What Is HGH?

Human growth hormone (HGH), also known as somatotropin, is a naturally occurring peptide hormone secreted by the pituitary gland. As its name implies, scientists originally found HGH to be responsible for growth regulation during childhood.

Research has since determined that it is responsible for many other functions such as regulating sugar and fat metabolism, bone growth, and cellular regeneration. Some research even suggests that it may play a role in how the heart functions.

Human growth hormone vials for injection
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Human growth hormone consists of a single chain of 191 amino acids. It is made in the brain but secreted in the bloodstream.

Its production is controlled by a complex set of hormones, mainly growth hormone-releasing hormone (GHRH) produced in the hypothalamus, somatostatin that is produced in various tissues throughout the body, and ghrelin, which is produced in the gastrointestinal tract.

The pituitary puts out HGH in pulsatile bursts that vary hourly. Higher daily hGH levels are seen after exercise, trauma, and sleep. Peak highest levels are reached at night. In general, HGH levels are increased in childhood, spike to their highest levels during puberty, and subsequently decrease as one ages.


HGH is mainly involved in two processes—growth and metabolism. HGH stimulates bone and cartilage growth, especially during periods of rapid growth during childhood.

Cartilage-forming and bone-forming cells called chondrocytes and osteoblasts receive signals to increase replication and thus allow for growth in size via HGH’s activation of the mitogen-activated protein (MAP) kinases designated ERKs (extracellular signal-regulated kinases) 1 and 2 cellular signaling pathways.

Activation of this phosphorylation intracellular signaling cascade results in a cascade of protein activation, which leads to increased gene transcription of the affected cells and ultimately causes increased gene replication and cellular growth.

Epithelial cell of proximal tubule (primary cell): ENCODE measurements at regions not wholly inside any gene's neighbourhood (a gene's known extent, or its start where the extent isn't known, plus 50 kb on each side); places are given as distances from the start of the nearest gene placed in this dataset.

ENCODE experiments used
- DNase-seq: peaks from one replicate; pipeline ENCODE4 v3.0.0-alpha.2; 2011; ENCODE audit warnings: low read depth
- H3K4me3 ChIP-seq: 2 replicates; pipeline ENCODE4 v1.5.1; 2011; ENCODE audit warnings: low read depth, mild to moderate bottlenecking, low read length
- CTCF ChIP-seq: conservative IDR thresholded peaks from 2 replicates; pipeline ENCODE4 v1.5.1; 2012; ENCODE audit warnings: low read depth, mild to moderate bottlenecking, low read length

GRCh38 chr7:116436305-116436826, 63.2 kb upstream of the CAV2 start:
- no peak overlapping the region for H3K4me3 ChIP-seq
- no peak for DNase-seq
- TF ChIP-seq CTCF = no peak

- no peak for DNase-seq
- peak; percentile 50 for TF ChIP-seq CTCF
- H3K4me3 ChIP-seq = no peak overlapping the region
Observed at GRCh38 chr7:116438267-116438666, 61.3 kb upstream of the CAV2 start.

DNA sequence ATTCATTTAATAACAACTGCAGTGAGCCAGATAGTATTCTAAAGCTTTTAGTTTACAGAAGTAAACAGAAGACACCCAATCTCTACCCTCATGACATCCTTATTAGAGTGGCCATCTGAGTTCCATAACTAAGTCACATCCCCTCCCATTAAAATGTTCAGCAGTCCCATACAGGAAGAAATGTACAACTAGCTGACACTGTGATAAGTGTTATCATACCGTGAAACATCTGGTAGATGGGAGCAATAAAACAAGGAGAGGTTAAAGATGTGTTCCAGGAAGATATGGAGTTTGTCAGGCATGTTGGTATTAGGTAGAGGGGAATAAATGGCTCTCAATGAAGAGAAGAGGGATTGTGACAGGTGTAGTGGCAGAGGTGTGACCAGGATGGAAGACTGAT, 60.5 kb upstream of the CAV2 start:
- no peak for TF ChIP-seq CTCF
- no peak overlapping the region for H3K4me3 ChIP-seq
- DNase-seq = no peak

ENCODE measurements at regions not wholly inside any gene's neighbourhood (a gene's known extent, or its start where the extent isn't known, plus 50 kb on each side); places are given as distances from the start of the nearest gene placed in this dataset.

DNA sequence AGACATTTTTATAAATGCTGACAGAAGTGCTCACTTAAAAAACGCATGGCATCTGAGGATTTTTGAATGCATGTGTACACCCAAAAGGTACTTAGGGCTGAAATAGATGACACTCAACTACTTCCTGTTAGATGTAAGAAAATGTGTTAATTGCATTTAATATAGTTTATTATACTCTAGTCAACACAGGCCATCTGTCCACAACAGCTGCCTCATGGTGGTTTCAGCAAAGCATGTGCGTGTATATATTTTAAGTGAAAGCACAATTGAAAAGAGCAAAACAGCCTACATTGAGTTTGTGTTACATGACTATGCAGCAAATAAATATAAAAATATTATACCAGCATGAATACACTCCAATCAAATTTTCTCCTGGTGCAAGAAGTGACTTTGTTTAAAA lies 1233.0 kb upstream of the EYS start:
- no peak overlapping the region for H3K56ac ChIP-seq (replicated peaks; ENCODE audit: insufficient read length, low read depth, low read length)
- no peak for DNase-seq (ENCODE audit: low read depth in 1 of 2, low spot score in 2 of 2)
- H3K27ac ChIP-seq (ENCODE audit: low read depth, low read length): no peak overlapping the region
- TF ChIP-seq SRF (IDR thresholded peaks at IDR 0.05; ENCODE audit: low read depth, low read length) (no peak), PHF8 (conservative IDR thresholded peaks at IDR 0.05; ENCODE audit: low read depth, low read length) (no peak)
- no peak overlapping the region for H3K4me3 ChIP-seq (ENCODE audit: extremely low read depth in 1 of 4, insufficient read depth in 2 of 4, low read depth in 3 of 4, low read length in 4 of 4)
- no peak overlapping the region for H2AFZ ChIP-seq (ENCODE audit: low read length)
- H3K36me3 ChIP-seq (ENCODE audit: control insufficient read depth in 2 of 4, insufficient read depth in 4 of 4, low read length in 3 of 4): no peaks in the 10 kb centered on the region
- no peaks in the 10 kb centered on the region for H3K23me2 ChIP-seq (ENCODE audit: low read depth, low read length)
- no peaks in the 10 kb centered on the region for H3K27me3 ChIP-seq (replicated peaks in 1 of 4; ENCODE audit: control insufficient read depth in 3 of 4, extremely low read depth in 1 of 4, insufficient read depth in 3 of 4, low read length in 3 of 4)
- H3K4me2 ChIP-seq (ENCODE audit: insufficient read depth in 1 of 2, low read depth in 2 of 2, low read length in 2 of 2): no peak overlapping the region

Simultaneously, HGH upregulates insulin-like growth factor 1, which causes cells to increase amino acid uptake, protein synthesis, and decrease catabolism of proteins. This is the anabolic state.

HGH also mitigates insulin’s ability to take up glucose in the muscles and peripheral tissues. This causes more glucose to remain in the blood and an increased rate of gluconeogenesis by the liver.

Growth Hormone Disorders

Growth hormone disorders result from either too much or too little HGH. Hypersecretion of HGH from the pituitary leads to gigantism or acromegaly. HGH deficiency leads to short stature in children or GH deficiency syndrome in adults. 


Acromegaly is most commonly caused by a brain tumor—an HGH secreting pituitary adenoma. The excess HGH continues to add bone to closed epiphyseal growth plates in flat bones on the skull, mandible, sternum, hands, and feet.

Facial features include deep nasolabial furrows, prominent supraorbital ridges and enlargement of the nose and lips. Often the presenting complaint is of hats or gloves not fitting anymore due to swelling of the hands and head, although excessive sweating and headaches are also common.

If the mass gets large enough it can cause reproductive disorders and or affect one’s vision. In addition to bony growth, HGH causes heart tissue to grow and harden in a process called biventricular concentric hypertrophy putting you at risk of heart failure.

Because HGH counteracts the effects of insulin on glucose and lipid metabolism, diabetes mellitus type 2 and hyperlipidemia are strongly associated with this disease. Treatment consists of surgery and radiation therapy targeting the underlying adenoma as well as symptomatic relief of the secondary effects of HGH as above.


If the HGH from the underlying pituitary adenoma acts on the long bones before the growth plate of the long bone closes then gigantism results. Since epiphyseal closure occurs before adulthood, this is typically an illness with an onset seen in children. The organ and metabolic impacts are similar to acromegaly.